Course co-ordinator(s): Dr Jing Yao (Edinburgh).
To introduce asset pricing and portfolio selection models. (This course also covers the first half of the material in Subject CT8 of the Institute/Faculty of Actuaries examinations.)
Course Description: Link to Official Course Descriptor.
- Utility theory
- Stochastic dominance
- Measures of investment risk
- Mean-variance portfolio theory
- Single-period models of asset returns
- Capital asset pricing model
- Efficient market hypothesis and Behavioural Finance
Learning Outcomes: Subject Mastery
At the end of studying this course, students should be able to:
- Derive the properties of a utility function. Calculate an investor’s expected utility of an investment.
- State the conditions for absolute dominance, first and second order stochastic dominance. Show how first and second order stochastic dominance are related to utility theory.
- Calculate the following measures of risk: variance, semi-variance, shortfall probability, mean shortfall and Value at Risk.
- Calculate the mean and variance of return on a portfolio of assets. Describe the purpose and calculation of the following: opportunity set, efficient frontier, indifference curves, Lagrangian function and separation theorem.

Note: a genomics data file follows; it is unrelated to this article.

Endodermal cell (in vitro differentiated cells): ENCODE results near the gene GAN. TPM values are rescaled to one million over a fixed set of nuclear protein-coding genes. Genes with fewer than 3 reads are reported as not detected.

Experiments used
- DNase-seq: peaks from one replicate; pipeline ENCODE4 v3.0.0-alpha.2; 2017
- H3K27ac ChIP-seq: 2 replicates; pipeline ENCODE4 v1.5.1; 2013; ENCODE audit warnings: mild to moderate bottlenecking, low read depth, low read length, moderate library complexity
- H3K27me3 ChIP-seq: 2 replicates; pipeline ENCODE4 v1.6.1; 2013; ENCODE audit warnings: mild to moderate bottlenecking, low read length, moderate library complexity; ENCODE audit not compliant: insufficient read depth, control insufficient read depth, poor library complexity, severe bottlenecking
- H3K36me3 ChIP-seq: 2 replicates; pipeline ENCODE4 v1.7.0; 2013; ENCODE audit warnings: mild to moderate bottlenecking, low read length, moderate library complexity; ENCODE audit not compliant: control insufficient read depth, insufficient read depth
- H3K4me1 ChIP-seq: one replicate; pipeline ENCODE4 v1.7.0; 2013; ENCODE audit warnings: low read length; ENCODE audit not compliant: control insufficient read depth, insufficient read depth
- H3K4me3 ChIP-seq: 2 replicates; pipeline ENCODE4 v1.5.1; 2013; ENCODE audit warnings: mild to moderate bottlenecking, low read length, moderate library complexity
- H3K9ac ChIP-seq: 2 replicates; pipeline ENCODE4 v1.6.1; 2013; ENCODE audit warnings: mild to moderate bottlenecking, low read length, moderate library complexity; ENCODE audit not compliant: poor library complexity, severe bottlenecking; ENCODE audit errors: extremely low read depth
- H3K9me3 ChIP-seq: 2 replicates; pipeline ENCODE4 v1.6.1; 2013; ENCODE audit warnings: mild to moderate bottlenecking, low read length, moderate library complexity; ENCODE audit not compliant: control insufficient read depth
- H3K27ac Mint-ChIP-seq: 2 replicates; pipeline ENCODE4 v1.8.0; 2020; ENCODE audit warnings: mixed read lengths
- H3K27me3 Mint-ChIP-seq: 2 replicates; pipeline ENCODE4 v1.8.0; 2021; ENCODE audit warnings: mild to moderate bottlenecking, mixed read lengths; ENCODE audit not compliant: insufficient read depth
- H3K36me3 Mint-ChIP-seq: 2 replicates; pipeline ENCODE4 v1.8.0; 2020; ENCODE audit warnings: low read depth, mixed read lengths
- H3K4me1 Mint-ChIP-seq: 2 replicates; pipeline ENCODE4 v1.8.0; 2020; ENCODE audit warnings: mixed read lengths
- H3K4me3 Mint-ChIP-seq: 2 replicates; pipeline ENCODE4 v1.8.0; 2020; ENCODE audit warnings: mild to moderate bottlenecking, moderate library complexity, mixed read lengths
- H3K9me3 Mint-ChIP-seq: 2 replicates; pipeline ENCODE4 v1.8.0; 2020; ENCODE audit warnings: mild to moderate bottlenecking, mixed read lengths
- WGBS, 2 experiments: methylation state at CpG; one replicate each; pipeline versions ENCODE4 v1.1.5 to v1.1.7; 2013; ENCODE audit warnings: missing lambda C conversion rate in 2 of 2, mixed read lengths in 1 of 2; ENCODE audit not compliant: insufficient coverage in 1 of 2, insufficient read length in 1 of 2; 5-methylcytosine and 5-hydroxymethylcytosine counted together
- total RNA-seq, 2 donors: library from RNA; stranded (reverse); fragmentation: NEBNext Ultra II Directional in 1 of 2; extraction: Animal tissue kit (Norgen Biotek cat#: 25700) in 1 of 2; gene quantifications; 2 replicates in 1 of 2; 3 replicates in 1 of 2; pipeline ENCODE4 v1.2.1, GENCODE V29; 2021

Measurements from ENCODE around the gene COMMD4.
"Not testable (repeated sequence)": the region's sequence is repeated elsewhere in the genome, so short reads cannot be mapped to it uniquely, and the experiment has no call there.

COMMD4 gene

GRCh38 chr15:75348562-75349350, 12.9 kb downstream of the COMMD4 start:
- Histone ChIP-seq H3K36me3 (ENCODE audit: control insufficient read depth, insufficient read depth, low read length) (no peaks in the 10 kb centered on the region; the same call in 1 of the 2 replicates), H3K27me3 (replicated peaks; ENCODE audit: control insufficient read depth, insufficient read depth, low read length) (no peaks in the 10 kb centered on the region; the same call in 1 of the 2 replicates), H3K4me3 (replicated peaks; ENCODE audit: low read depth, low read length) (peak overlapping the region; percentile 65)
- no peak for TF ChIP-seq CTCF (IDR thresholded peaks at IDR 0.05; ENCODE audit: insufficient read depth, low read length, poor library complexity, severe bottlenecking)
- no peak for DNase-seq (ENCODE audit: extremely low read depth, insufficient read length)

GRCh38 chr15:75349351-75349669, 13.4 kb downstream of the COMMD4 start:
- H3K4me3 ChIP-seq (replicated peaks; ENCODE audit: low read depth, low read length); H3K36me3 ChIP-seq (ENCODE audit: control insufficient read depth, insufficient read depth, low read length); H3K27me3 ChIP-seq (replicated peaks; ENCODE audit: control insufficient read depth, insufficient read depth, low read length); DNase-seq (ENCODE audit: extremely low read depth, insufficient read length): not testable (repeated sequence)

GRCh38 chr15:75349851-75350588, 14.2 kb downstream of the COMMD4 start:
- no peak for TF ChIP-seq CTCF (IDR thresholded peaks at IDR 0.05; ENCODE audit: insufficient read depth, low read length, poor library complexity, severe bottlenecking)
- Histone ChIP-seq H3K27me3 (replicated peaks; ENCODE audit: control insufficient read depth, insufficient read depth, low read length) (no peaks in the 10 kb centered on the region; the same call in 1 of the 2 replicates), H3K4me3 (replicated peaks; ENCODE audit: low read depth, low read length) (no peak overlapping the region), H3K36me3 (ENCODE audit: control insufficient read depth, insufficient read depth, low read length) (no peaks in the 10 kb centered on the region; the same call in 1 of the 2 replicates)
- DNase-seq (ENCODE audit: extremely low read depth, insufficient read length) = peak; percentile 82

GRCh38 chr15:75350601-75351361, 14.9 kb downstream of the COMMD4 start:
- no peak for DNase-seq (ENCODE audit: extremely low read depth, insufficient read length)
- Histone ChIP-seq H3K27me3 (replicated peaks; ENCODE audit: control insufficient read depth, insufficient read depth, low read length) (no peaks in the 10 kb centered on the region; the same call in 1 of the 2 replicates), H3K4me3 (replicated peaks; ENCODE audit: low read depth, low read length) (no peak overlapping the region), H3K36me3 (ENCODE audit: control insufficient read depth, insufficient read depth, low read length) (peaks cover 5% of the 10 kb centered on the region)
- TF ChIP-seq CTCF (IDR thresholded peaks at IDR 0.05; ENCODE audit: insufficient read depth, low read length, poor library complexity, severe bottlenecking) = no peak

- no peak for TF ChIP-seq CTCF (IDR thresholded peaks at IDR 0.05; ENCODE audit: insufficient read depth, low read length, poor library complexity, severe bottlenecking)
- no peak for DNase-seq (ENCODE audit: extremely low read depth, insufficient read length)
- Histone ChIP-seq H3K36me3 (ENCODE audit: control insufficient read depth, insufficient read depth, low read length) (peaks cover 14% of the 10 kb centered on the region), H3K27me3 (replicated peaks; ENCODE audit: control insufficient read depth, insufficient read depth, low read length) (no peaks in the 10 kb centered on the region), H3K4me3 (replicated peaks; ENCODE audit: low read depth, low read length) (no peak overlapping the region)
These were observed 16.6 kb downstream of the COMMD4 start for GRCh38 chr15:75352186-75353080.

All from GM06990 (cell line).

- Describe the properties of single factor and multi factor models. Show how to fit a single index model using historic data.
- Discuss the assumptions and uses of the Capital Asset Pricing Model. Derive the capital market line and security market line.
- State the weak, semi-strong and strong forms of the efficient market hypotheses. Understand topics in prospect theory.
Learning Outcomes: Personal Abilities
- Demonstrate the ability to learn independently
- Manage time, work to deadlines and prioritise workloads
- Present results in a way which demonstrates that they have understood the technical and broader issues of asset pricing.
- Communicate findings effectively in the financial services industry.
- Joshi & Paterson
Introduction to Mathematical Portfolio Theory, 1st edition.
Cambridge University Press.
- Elton, E., Gruber, M., Brown, S. & Goetzmann, W.
Modern Portfolio Theory and Investment Analysis, 9th edition.
Wiley, New Jersey. (older versions are adequate)
Examination will be at least 60% and no more than 80%.
Coursework will be at least 20% and no more than 40%.
Re-assessment in the next academic year
SCQF Level: 11.
Help: If you have any problems or questions regarding the course, you are encouraged to contact the lecturer
VISION: further information and course materials are available on VISION